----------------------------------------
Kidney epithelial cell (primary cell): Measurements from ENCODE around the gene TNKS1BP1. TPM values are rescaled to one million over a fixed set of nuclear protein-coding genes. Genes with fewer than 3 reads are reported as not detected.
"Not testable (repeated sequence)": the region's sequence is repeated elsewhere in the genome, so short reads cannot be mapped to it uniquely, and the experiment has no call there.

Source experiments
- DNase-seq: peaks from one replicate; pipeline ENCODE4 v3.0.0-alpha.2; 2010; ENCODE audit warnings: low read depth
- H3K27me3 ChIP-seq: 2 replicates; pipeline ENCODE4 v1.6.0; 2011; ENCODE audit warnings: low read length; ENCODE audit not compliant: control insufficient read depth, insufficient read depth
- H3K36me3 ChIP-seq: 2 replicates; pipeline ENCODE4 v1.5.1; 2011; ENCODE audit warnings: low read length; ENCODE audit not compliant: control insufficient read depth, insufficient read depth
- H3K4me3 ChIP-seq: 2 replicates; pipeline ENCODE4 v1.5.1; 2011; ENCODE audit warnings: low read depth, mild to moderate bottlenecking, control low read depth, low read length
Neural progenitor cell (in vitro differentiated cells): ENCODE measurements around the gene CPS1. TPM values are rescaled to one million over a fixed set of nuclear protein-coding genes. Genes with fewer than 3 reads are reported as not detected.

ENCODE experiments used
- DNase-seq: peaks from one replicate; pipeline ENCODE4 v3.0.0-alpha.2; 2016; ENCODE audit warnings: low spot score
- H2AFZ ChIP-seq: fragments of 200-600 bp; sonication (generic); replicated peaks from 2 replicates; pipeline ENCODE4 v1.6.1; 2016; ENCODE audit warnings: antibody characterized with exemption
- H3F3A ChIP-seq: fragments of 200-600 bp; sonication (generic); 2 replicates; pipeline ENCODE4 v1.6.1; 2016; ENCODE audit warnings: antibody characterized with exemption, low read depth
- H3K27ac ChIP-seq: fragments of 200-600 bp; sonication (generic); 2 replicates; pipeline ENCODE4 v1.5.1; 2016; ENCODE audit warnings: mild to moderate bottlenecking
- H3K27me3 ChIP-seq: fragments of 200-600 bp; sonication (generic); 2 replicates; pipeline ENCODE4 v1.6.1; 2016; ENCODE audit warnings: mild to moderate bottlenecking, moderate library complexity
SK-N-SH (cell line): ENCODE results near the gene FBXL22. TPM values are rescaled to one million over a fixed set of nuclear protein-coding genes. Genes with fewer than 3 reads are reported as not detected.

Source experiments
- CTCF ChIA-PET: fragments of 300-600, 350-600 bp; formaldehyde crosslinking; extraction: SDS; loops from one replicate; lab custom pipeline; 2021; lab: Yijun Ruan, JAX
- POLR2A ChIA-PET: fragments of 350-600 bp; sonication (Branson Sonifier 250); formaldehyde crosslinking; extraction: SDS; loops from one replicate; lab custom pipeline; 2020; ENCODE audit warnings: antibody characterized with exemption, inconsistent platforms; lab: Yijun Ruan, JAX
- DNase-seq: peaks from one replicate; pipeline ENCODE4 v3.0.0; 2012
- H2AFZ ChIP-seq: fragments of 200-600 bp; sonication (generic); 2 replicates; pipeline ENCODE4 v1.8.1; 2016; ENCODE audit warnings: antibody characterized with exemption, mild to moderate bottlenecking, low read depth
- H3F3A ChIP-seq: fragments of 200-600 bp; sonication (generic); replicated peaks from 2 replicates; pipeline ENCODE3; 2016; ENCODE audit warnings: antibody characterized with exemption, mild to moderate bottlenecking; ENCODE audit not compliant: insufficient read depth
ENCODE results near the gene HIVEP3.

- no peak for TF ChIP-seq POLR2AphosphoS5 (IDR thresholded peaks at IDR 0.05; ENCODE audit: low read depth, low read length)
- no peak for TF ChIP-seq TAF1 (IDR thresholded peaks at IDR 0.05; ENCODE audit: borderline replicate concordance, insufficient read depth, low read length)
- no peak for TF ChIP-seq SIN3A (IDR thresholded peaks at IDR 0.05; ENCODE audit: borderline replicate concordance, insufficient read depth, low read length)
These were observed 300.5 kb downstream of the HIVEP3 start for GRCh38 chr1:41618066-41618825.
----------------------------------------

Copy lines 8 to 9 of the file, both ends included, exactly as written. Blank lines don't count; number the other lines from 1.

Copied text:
Neural progenitor cell (in vitro differentiated cells): ENCODE measurements around the gene CPS1. TPM values are rescaled to one million over a fixed set of nuclear protein-coding genes. Genes with fewer than 3 reads are reported as not detected.

ENCODE experiments used